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ERIC Number: EJ1119371
Record Type: Journal
Publication Date: 2016-Nov
Pages: 7
Abstractor: ERIC
ISSN: ISSN-0036-8148
Dissecting Student Dialogue
Stanford, Angela; Henderson, Jennifer
Science and Children, v54 n3 p40-46 Nov 2016
Although written expression is a valuable tool for both teacher and student to assess learning, teachers must be mindful that writing skills are often delayed for many youth. Through brain research, educators have not only learned that reading and writing skills must be acquired, but even some advanced students have deficiencies in processing information and trying to put those thoughts into written form (Hult, Howard, and Fahey 2010). Therefore, students at risk of such writing difficulties are disadvantaged when they are asked to document their learning solely in written format. Since humans are innately hardwired for speaking and listening, the most integral part of capitalizing on any learning experience may be providing students the opportunity to use these skills during collaborative conversations. Collaborative conversations enable students to initially verbalize their understanding and then listen to peer interpretations based on the same experience. From that conversation exchange, students reflect on what they learned, analyze and compare other students' individual perspectives on the same material, and then process the information once more by restating their thinking. Collaborative conversation consists of intellectual dialogue, wherein students extend the level of their knowledge by developing a deeper understanding and clarity of the science concepts being taught. Students who participate in collaborative conversations in conjunction with lab experiences will likely show more detail or depth of knowledge in their written work. Research confirms that allowing students the opportunity to participate in collaborative discussions, debate, and educational argument enhances learning by promoting self-discipline, increasing student interest in learning content, fostering responsibility, and enhancing students' motivation (Rocãne and Samusevica 2014). Students need to use their speaking and listening skills with peers in intellectual dialogue, so that they can process what they learned. Speaking, listening, and writing can be fully implemented when prompting students with the three-part questioning strategy described in this article.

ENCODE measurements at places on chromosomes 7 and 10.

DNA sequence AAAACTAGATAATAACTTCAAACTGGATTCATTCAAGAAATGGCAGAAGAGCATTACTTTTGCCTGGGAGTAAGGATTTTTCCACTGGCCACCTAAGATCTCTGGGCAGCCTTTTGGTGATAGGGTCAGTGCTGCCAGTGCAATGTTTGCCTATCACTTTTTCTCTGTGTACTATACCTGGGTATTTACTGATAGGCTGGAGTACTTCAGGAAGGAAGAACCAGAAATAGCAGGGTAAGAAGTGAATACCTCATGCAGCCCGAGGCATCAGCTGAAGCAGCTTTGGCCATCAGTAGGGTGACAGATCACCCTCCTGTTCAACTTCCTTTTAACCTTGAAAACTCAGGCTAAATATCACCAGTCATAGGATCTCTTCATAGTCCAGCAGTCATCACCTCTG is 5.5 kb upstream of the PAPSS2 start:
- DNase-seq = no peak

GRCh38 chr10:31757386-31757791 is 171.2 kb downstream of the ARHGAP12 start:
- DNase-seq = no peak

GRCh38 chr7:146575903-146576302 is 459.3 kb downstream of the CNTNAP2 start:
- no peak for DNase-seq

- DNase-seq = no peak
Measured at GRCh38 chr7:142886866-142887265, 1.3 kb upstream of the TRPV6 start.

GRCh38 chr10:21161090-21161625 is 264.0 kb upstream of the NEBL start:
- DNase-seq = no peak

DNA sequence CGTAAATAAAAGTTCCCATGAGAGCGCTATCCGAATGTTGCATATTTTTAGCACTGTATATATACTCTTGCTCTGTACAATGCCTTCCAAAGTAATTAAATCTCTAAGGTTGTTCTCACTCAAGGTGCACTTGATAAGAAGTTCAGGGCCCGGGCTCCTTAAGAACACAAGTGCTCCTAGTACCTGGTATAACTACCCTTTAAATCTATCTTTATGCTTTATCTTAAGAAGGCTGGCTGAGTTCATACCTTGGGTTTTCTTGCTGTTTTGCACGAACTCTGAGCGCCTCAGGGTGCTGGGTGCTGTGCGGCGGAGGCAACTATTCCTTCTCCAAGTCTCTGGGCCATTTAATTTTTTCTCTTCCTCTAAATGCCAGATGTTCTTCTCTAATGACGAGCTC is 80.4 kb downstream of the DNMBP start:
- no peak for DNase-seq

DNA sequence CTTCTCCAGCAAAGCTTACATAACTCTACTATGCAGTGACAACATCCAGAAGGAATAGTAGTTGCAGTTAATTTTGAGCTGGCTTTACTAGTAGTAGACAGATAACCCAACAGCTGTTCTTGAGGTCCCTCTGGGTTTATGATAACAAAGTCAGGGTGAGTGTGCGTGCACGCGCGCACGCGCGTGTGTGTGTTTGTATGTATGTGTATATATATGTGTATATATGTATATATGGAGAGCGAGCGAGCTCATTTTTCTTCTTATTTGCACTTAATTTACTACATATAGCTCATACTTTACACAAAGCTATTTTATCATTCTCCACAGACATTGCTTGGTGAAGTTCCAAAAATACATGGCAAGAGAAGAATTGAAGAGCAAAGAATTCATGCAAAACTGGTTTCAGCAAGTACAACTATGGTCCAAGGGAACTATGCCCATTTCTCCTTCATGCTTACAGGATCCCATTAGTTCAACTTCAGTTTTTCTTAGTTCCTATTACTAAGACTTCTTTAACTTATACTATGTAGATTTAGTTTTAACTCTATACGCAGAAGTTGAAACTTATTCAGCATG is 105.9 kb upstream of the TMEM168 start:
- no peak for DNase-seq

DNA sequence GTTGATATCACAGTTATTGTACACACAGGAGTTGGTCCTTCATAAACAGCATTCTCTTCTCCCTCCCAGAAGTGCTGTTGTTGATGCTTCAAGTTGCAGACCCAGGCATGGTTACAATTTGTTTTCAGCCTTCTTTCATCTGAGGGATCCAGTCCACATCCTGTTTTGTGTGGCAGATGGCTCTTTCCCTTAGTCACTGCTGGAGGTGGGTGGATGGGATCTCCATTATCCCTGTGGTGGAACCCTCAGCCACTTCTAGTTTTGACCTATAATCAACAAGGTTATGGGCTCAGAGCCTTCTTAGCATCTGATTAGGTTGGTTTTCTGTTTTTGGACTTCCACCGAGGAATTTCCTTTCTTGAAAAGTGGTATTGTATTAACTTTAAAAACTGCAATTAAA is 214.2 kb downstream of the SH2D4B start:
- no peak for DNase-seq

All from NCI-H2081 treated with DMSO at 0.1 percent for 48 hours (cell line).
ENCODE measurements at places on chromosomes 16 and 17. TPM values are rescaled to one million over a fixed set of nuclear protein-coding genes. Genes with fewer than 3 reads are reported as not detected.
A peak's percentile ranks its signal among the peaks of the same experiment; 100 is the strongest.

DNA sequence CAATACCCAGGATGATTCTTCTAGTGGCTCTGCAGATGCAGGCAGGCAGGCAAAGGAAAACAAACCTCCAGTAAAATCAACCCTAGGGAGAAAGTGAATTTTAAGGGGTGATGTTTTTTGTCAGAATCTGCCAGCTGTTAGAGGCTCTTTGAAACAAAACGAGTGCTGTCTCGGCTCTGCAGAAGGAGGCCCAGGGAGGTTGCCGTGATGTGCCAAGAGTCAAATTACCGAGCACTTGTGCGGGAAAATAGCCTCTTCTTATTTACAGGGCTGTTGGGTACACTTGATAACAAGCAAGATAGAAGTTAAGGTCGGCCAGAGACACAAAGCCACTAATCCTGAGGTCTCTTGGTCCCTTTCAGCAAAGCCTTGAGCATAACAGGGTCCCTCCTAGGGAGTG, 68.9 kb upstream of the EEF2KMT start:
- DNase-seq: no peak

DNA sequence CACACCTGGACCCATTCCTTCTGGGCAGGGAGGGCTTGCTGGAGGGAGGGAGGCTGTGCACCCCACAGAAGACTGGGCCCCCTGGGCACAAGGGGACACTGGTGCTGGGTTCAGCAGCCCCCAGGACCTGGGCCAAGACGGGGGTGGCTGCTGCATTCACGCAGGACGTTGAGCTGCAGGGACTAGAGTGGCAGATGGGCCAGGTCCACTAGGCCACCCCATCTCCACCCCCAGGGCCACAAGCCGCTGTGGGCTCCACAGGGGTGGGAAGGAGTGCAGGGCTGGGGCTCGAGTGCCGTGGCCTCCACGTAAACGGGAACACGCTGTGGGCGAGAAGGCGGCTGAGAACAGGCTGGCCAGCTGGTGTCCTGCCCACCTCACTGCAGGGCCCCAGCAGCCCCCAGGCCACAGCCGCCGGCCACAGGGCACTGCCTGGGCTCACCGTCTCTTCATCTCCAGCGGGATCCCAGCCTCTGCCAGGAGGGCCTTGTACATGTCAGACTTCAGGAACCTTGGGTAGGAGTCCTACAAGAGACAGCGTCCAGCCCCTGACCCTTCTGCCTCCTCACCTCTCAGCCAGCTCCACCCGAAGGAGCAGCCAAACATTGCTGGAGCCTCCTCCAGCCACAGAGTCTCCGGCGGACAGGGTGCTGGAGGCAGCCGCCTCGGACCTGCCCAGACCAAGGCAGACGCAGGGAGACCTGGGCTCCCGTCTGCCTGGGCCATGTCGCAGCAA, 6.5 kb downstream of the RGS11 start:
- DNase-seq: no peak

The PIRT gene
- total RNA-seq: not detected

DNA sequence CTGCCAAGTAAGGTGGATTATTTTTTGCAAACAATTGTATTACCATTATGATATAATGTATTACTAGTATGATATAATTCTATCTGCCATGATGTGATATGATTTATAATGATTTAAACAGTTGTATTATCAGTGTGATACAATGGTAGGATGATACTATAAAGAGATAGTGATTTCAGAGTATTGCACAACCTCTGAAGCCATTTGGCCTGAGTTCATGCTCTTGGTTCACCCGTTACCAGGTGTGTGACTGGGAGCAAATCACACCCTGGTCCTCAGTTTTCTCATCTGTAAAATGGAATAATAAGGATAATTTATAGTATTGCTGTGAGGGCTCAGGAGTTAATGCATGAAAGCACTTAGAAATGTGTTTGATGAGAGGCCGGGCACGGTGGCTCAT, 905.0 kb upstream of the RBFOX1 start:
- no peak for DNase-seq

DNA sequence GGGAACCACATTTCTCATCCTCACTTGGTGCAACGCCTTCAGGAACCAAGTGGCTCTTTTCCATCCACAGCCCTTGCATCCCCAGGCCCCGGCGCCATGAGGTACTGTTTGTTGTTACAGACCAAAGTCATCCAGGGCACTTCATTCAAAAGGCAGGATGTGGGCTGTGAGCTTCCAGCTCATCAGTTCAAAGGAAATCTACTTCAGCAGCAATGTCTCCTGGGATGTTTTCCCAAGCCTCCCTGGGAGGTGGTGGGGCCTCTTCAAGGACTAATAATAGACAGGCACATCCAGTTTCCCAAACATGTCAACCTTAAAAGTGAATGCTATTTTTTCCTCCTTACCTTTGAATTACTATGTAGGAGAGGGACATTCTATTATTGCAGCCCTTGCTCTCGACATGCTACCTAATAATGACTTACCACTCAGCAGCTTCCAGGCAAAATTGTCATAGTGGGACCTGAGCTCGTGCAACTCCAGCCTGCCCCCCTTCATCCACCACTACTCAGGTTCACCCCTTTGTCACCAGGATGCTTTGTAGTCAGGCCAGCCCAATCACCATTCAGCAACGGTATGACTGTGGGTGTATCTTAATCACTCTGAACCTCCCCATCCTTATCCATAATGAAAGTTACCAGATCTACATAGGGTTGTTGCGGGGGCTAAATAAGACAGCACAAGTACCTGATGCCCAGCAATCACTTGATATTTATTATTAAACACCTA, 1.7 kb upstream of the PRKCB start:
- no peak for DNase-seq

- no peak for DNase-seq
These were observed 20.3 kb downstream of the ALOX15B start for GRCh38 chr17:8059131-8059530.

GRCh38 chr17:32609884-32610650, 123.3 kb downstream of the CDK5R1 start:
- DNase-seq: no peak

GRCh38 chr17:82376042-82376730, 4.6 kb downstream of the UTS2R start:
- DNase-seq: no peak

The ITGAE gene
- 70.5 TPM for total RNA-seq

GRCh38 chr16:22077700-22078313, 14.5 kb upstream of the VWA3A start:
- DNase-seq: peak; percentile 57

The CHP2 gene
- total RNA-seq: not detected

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Publication Type: Journal Articles; Reports - Descriptive
Education Level: Grade 3; Primary Education; Elementary Education; Early Childhood Education
Audience: Teachers
Language: English
Sponsor: N/A
Authoring Institution: N/A
Grant or Contract Numbers: N/A